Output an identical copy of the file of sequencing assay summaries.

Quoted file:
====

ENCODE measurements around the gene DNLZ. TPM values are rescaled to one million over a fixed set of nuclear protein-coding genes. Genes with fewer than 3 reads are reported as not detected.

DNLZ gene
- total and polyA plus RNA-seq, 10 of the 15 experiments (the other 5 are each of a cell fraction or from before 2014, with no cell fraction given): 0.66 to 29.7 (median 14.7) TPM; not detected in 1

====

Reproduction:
ENCODE measurements around the gene DNLZ. TPM values are rescaled to one million over a fixed set of nuclear protein-coding genes. Genes with fewer than 3 reads are reported as not detected.

DNLZ gene
- total and polyA plus RNA-seq, 10 of the 15 experiments (the other 5 are each of a cell fraction or from before 2014, with no cell fraction given): 0.66 to 29.7 (median 14.7) TPM; not detected in 1